A New Approach to the Book of Hebrews -- By: Merrill C. Tenney

Journal: Bibliotheca Sacra
Volume: BSAC 123:491 (Jul 1966)
Article: A New Approach to the Book of Hebrews
Author: Merrill C. Tenney

A New Approach to the Book of Hebrews

Merrill C. Tenney

[Merrill C. Tenney, Dean, Graduate School, Wheaton College, Wheaton, Illinois.]

Among the many literary mysteries that lurk in the shadowy background of New Testament history, the origin of the book of Hebrews holds a prominent place. Neither its authorship nor its provenance nor its destination is openly stated by the epistle itself, nor has scholarly investigation succeeded in establishing any of these with indisputable finality. Many experts in Biblical studies have ventured learned guesses. Paul, Luke, Barnabas, Silvanus, Aquila and Priscilla, Apollos, and others have been named as potential authors. Its place of origin has been variously identified as Caesarea, Alexandria, or Ephesus, and its destination has likewise been called Jerusalem, Corinth, or Rome. These widely divergent opinions have been based chiefly on internal evidence, for external testimony is conflicting and uncertain. Most scholars who have grappled with the problem finally express agreement with Origen’s famous dictum that “who really wrote this epistle, only God knows.”

Despite these radical disagreements, there can be no doubt that Hebrews was a product of the first century and of the apostolic circle. Its allusion to Timothy can hardly refer to any other than the companion and understudy of Paul. Although the exact span of Timothy’s life is not known, it could scarcely have outlasted the century. If therefore Hebrews was written within Timothy’s lifetime, it could not be dated later than A.D. 100.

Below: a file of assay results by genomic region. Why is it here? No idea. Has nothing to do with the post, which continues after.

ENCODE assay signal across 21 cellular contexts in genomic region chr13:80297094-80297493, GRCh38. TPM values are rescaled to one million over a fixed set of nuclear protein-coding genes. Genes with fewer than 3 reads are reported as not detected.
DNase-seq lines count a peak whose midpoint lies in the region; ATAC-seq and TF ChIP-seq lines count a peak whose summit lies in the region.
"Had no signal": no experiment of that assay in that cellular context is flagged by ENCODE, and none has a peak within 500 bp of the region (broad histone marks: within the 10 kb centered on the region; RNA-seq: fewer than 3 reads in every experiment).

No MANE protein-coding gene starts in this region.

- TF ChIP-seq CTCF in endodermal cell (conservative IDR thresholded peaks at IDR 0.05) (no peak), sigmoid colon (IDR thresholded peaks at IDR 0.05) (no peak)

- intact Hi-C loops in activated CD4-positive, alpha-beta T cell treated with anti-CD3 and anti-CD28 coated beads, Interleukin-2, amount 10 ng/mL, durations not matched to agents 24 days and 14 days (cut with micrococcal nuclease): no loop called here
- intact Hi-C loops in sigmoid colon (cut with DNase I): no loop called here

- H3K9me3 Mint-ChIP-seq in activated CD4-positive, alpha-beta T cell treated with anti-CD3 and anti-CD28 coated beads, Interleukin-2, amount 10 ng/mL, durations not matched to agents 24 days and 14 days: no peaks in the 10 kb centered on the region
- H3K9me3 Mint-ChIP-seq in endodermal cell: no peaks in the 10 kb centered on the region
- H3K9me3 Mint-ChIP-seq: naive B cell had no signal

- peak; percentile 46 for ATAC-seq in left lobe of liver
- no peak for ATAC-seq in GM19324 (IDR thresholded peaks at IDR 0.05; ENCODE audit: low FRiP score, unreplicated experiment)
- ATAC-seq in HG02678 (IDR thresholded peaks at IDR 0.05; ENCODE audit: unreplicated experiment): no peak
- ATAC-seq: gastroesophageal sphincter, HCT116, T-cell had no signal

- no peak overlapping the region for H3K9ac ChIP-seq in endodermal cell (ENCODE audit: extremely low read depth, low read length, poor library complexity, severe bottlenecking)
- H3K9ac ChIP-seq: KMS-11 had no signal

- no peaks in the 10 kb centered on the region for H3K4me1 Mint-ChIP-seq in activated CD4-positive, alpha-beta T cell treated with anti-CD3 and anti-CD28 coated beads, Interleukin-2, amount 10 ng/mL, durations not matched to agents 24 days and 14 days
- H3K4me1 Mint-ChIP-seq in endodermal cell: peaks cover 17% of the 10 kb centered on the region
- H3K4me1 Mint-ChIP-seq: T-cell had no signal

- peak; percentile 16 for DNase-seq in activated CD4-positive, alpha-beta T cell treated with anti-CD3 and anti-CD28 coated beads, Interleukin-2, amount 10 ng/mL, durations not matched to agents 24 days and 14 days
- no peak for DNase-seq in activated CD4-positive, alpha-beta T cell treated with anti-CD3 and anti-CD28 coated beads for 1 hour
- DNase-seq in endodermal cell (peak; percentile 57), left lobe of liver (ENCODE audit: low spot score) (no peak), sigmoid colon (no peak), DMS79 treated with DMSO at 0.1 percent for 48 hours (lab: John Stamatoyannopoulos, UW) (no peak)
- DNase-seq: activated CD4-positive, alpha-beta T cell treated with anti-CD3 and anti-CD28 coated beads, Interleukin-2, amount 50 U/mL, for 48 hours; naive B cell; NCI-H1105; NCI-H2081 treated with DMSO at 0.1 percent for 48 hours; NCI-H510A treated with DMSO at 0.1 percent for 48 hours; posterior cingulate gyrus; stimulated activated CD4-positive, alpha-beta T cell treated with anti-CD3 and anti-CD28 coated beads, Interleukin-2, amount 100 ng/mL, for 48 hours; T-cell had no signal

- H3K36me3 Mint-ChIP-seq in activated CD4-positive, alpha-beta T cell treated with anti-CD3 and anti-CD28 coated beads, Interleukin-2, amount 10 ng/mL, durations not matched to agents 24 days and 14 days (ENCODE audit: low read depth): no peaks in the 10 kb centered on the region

The earliest known allusion to Hebrews in Christian literature occurs in an epistle written to the church of Corinth

from the sister church of Rome. Irenaeus,1 Clement of Alexandria2 and Origen3 ascribe it to Clement of Rome, whom Origen calls “a friend of the apostles.” Eusebius states that Soter, an early leader of the Roman church (c. 170), quoted from this Clementine epistle, which must have existed prior to his own writing.4 If these statements are accurate, the First Epistle of Clement should be dated about A.D. 95, and Hebrews would consequently be even earlier.

The vocabulary and style of Hebrews indicate that its writer was a cultured Greek, who wrote with elegance and finesse. He was a student of the Old Testament Scriptures, and at the same time was well acquainted with the teaching concerning Christ that had already crystallized into a definite theology. One would think that so able an author would...

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